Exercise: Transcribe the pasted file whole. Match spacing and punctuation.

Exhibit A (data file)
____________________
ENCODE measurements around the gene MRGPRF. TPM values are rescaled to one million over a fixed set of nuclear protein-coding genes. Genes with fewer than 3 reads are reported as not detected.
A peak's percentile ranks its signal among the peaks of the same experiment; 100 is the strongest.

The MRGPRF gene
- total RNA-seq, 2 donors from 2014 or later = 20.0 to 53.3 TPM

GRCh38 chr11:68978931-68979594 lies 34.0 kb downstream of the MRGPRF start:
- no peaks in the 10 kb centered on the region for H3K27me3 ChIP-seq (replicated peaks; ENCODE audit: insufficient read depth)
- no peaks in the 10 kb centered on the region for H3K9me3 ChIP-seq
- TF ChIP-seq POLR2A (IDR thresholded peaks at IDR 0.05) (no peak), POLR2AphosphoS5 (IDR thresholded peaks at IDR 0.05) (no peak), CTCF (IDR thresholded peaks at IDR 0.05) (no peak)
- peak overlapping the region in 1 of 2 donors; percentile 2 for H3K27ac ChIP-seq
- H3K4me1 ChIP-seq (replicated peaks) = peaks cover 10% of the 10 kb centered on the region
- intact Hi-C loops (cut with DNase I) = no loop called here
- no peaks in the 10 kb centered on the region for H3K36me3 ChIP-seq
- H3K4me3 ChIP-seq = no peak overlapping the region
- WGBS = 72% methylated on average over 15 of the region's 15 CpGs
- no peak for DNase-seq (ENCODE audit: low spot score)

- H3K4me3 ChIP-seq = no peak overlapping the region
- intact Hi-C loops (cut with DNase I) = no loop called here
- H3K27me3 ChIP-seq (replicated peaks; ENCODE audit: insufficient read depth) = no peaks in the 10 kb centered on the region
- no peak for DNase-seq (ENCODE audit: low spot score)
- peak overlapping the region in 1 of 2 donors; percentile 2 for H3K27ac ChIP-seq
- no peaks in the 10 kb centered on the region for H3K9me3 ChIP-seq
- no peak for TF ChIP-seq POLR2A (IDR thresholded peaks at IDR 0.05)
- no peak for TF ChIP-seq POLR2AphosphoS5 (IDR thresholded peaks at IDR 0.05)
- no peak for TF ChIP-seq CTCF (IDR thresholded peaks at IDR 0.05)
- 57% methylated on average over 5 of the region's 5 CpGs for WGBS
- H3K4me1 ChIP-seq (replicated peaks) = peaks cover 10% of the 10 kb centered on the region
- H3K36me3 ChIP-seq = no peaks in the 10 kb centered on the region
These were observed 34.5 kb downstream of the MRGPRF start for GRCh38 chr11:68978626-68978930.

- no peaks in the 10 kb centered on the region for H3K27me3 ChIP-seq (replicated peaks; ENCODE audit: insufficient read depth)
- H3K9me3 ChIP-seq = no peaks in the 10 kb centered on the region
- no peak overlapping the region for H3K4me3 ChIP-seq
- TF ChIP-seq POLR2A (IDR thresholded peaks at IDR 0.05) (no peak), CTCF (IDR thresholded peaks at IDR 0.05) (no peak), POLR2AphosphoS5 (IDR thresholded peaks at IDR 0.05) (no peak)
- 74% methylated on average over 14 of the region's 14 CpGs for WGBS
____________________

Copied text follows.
ENCODE measurements around the gene MRGPRF. TPM values are rescaled to one million over a fixed set of nuclear protein-coding genes. Genes with fewer than 3 reads are reported as not detected.
A peak's percentile ranks its signal among the peaks of the same experiment; 100 is the strongest.

The MRGPRF gene
- total RNA-seq, 2 donors from 2014 or later = 20.0 to 53.3 TPM

GRCh38 chr11:68978931-68979594 lies 34.0 kb downstream of the MRGPRF start:
- no peaks in the 10 kb centered on the region for H3K27me3 ChIP-seq (replicated peaks; ENCODE audit: insufficient read depth)
- no peaks in the 10 kb centered on the region for H3K9me3 ChIP-seq
- TF ChIP-seq POLR2A (IDR thresholded peaks at IDR 0.05) (no peak), POLR2AphosphoS5 (IDR thresholded peaks at IDR 0.05) (no peak), CTCF (IDR thresholded peaks at IDR 0.05) (no peak)
- peak overlapping the region in 1 of 2 donors; percentile 2 for H3K27ac ChIP-seq
- H3K4me1 ChIP-seq (replicated peaks) = peaks cover 10% of the 10 kb centered on the region
- intact Hi-C loops (cut with DNase I) = no loop called here
- no peaks in the 10 kb centered on the region for H3K36me3 ChIP-seq
- H3K4me3 ChIP-seq = no peak overlapping the region
- WGBS = 72% methylated on average over 15 of the region's 15 CpGs
- no peak for DNase-seq (ENCODE audit: low spot score)

- H3K4me3 ChIP-seq = no peak overlapping the region
- intact Hi-C loops (cut with DNase I) = no loop called here
- H3K27me3 ChIP-seq (replicated peaks; ENCODE audit: insufficient read depth) = no peaks in the 10 kb centered on the region
- no peak for DNase-seq (ENCODE audit: low spot score)
- peak overlapping the region in 1 of 2 donors; percentile 2 for H3K27ac ChIP-seq
- no peaks in the 10 kb centered on the region for H3K9me3 ChIP-seq
- no peak for TF ChIP-seq POLR2A (IDR thresholded peaks at IDR 0.05)
- no peak for TF ChIP-seq POLR2AphosphoS5 (IDR thresholded peaks at IDR 0.05)
- no peak for TF ChIP-seq CTCF (IDR thresholded peaks at IDR 0.05)
- 57% methylated on average over 5 of the region's 5 CpGs for WGBS
- H3K4me1 ChIP-seq (replicated peaks) = peaks cover 10% of the 10 kb centered on the region
- H3K36me3 ChIP-seq = no peaks in the 10 kb centered on the region
These were observed 34.5 kb downstream of the MRGPRF start for GRCh38 chr11:68978626-68978930.

- no peaks in the 10 kb centered on the region for H3K27me3 ChIP-seq (replicated peaks; ENCODE audit: insufficient read depth)
- H3K9me3 ChIP-seq = no peaks in the 10 kb centered on the region
- no peak overlapping the region for H3K4me3 ChIP-seq
- TF ChIP-seq POLR2A (IDR thresholded peaks at IDR 0.05) (no peak), CTCF (IDR thresholded peaks at IDR 0.05) (no peak), POLR2AphosphoS5 (IDR thresholded peaks at IDR 0.05) (no peak)
- 74% methylated on average over 14 of the region's 14 CpGs for WGBS